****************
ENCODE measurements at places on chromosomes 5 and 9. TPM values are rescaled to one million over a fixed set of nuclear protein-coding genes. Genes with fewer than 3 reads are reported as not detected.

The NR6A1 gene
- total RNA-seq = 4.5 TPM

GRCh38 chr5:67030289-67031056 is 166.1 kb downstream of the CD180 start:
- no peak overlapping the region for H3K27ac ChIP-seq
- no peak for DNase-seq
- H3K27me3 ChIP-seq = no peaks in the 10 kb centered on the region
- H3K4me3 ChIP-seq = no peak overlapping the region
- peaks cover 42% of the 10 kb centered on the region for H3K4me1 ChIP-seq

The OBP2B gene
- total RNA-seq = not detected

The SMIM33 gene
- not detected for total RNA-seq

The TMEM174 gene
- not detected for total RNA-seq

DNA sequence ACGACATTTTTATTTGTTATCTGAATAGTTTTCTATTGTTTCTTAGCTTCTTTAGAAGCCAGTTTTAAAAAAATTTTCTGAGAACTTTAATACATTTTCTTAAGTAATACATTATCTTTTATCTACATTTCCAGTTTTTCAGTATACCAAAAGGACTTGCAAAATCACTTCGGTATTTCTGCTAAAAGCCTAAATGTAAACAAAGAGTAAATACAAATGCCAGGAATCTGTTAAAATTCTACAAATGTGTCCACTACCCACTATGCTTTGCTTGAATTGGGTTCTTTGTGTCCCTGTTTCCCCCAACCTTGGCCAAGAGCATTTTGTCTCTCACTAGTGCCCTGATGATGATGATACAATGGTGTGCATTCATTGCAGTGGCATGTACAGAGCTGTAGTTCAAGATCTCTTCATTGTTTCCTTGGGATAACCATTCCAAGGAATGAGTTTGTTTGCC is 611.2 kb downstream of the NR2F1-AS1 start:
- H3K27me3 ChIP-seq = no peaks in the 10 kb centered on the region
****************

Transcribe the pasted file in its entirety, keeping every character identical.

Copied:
ENCODE measurements at places on chromosomes 5 and 9. TPM values are rescaled to one million over a fixed set of nuclear protein-coding genes. Genes with fewer than 3 reads are reported as not detected.

The NR6A1 gene
- total RNA-seq = 4.5 TPM

GRCh38 chr5:67030289-67031056 is 166.1 kb downstream of the CD180 start:
- no peak overlapping the region for H3K27ac ChIP-seq
- no peak for DNase-seq
- H3K27me3 ChIP-seq = no peaks in the 10 kb centered on the region
- H3K4me3 ChIP-seq = no peak overlapping the region
- peaks cover 42% of the 10 kb centered on the region for H3K4me1 ChIP-seq

The OBP2B gene
- total RNA-seq = not detected

The SMIM33 gene
- not detected for total RNA-seq

The TMEM174 gene
- not detected for total RNA-seq

DNA sequence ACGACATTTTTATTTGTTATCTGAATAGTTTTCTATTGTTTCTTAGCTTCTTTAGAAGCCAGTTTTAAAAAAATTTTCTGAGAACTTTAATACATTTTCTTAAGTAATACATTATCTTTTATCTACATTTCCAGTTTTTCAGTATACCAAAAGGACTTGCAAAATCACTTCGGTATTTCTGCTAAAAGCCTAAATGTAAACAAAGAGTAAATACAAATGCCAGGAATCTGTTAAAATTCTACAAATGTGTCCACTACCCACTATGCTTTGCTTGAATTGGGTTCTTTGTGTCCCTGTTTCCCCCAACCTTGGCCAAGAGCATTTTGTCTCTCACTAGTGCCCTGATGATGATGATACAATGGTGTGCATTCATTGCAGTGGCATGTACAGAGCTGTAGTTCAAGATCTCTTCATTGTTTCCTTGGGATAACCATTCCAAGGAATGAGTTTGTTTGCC is 611.2 kb downstream of the NR2F1-AS1 start:
- H3K27me3 ChIP-seq = no peaks in the 10 kb centered on the region